The reintroduction of exotics is giving corporates a chance to re-examine their hedging strategies. Santhanam says those corporates with an understanding of exotics and the ability to access the market will have a huge advantage in terms of hedging costs and in achieving better hedging outcomes, as long as they hedge in a controlled manner.

“They are making cost decisions based on what they need, but they need to get the accounting treatment right for the structured products,” he says. “It is possible to save cost even with a single structured product.”

Sinha sees a risk appetite among corporates for exotics that will enable them to increase their hedge ratios at a lower cost through zero-cost structures, where upside is capped to reduce upfront execution costs. Many corporates that import large amounts of goods or that have foreign currency borrowings with long tenors leave their exposures unhedged because hedging through vanilla products is already expensive. “These clients have the appetite to use the new products,” she says. “It just has more to do with the governance and giving the right education to key stakeholders.”

Rane says the lower uptake of FX digital options and swaptions points to corporates’ limited appetite for exposures that could result in significant losses. He believes this will impede corporates’ ability to hedge their currency risks, but that it will also limit the kind of systemic risk that built up as a result of the widespread use of exotic options between 2004 and 2008.

Santhanam expects strong demand for structured options. India’s technology companies, which have a large pool of export receivables, are one sector in which the products could enhance yield.

Given that Indian corporates tend to access capital markets to issue foreign currency bonds or tap bank borrowings, hedging in some form is essential. Against this backdrop, Santhanam expects dollar/rupee options and longer-tenor options to have a better uptake than other exotics: “The structured option market is where you will see more activity, in my view, and a faster uptake.”

He says liquidity is likely to improve gradually, depending on which structured products are in demand at a given time: “Once you see the market developing towards a particular set of products, given the number of players in the Indian market, I don’t think liquidity will be an issue.”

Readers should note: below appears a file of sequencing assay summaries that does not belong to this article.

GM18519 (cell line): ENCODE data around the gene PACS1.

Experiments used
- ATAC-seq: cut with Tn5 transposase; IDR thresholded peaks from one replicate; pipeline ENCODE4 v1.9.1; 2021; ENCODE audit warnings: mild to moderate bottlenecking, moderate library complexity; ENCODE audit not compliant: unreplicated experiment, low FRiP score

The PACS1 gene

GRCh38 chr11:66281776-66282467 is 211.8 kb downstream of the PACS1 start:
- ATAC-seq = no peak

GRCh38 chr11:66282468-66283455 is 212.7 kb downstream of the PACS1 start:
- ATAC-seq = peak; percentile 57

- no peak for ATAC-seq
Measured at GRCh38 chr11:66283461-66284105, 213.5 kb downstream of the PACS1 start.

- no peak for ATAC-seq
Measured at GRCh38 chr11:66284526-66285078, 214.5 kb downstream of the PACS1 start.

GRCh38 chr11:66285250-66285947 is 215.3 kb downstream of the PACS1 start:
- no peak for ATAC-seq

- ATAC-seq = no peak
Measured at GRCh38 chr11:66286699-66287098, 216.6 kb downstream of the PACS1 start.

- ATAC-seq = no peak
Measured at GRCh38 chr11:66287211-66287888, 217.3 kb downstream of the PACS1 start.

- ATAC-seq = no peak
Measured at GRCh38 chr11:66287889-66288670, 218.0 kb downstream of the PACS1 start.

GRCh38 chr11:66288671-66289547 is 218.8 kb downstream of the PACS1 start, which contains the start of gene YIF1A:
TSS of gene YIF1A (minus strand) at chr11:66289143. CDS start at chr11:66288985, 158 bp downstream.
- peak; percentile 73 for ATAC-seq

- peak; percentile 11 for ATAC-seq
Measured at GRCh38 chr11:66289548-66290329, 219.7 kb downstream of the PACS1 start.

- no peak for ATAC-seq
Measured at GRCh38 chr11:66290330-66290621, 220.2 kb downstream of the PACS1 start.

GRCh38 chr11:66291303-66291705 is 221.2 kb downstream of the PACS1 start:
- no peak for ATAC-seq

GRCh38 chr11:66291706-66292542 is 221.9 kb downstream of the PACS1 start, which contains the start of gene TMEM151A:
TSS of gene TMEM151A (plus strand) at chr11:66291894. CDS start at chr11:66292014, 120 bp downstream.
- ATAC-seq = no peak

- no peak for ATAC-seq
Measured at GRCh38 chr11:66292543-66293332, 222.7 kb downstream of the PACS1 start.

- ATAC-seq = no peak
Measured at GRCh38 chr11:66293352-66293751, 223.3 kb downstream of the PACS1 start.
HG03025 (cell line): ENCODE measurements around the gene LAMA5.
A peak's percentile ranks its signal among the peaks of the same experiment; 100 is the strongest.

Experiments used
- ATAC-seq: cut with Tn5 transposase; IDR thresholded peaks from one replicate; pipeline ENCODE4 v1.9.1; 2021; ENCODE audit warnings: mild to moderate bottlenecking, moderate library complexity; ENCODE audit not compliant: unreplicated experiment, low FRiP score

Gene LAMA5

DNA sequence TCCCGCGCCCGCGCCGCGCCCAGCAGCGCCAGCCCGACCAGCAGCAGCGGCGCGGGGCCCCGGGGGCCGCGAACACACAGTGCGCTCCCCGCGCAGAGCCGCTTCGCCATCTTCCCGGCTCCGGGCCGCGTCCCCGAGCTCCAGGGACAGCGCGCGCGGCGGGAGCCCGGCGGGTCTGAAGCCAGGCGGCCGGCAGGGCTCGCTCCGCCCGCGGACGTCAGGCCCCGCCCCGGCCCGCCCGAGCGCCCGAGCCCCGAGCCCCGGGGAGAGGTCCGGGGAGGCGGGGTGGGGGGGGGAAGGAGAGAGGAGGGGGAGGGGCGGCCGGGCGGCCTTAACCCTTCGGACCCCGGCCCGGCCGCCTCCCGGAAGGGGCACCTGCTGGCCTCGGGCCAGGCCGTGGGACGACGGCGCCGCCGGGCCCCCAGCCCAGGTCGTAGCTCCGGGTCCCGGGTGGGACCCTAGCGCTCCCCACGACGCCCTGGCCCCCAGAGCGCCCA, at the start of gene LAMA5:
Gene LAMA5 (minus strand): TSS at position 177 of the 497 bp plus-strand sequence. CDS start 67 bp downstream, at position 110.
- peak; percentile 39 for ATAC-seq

Rane says banks will need adequate pricing and risk assessment systems to quantify and manage the risks inherent in structured derivatives before offering them to clients. The financial crisis and its aftermath showed that banks’ clients were being offered such products even though the banks were unable to price and manage the risks.

“Banks would transact the exact opposite of those transactions with multinational banks,” he says. “They would presume they were fully hedged. However, with the clients not being fully conversant with the risks, this approach was what led to the suitability and appropriateness issues.”

Nevertheless, Barclays’ Santhanam believes most large investment banks are familiar with structured derivatives and well positioned to offer them.

“It is not something new for banks but for local or government banks in India,” he says. “As volumes pick up, I think there will also be a healthy interbank market which will help price these products and help people do large volumes.”

Delivering on the non-deliverables

The easing of the exotics ban comes after regulators in 2020 allowed domestic banks to trade onshore non-deliverable forwards, in an attempt to tame volatility in the rupee.

Sinha points out that when authorised dealer category I banks in Gujarat International Finance Tec-City – a business district under development in Ahmedabad – were allowed to trade NDFs in onshore markets in 2020, volumes increased significantly from a market that had started practically from zero. She adds that many banks operating in India with large balance sheets and a significant risk appetite are now able to do spread transactions and monetise trades on the onshore market.

Such developments have reduced excess volatility in the non-deliverable forward market. Many offshore clients that did not have access to the onshore market and hedged their requirements via NDFs are also getting better pricing and final bid-offers.

Santhanam adds that since the rules were eased, offshore counterparties previously restricted from trading in India have expressed an interest in accessing the onshore market, and activity has been rising.

Editing by Daniel Blackburn